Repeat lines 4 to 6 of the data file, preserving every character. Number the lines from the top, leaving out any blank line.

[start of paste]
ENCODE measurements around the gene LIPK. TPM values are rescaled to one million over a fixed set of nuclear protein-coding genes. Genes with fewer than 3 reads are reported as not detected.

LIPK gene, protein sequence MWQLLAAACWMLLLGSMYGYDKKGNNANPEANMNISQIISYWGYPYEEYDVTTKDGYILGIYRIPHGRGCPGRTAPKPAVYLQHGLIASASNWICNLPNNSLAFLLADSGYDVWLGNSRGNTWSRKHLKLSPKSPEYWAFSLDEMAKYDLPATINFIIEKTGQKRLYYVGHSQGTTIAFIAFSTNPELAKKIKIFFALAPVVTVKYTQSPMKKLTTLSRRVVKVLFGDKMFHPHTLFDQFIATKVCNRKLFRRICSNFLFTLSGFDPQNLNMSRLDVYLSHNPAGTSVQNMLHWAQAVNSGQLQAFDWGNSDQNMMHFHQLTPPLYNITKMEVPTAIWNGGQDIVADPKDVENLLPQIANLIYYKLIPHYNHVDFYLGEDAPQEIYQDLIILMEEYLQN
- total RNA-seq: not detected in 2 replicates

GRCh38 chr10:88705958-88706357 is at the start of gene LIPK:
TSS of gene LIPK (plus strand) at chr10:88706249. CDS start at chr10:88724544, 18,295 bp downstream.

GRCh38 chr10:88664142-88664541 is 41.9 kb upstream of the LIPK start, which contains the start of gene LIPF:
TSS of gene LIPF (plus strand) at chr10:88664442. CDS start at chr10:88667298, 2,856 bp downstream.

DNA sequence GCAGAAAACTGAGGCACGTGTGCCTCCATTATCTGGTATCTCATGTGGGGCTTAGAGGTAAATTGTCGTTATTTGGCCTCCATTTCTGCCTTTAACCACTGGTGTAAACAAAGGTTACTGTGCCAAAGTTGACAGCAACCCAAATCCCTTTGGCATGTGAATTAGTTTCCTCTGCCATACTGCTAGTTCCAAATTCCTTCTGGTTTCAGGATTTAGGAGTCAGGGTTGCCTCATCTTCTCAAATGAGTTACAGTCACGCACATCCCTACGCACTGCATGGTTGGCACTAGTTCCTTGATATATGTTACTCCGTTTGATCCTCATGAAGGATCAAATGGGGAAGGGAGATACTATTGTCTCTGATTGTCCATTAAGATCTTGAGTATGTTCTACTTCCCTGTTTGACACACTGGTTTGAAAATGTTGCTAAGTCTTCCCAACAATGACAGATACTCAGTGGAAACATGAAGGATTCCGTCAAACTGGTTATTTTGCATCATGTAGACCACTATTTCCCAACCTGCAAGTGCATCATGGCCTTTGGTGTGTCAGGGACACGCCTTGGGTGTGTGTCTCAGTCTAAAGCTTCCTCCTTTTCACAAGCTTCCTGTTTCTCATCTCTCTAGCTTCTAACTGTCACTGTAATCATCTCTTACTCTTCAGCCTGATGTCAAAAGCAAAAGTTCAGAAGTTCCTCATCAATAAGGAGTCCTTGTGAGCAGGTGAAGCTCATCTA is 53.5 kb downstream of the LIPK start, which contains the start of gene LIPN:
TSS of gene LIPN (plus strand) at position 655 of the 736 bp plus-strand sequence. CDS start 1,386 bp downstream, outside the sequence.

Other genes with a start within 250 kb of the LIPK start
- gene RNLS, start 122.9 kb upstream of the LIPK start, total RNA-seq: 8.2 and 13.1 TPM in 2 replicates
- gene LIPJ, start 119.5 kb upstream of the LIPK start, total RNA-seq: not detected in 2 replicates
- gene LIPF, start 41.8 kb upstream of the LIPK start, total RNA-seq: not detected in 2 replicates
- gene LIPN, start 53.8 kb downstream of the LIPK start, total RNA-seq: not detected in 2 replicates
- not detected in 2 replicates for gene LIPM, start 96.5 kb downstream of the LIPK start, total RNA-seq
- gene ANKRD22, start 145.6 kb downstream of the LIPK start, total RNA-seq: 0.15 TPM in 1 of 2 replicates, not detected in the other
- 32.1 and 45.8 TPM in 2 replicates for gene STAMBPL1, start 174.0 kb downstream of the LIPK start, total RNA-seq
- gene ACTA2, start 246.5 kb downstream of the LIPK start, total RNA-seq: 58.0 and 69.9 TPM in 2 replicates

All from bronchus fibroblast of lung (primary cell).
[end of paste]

GRCh38 chr10:88705958-88706357 is at the start of gene LIPK:
TSS of gene LIPK (plus strand) at chr10:88706249. CDS start at chr10:88724544, 18,295 bp downstream.

GRCh38 chr10:88664142-88664541 is 41.9 kb upstream of the LIPK start, which contains the start of gene LIPF: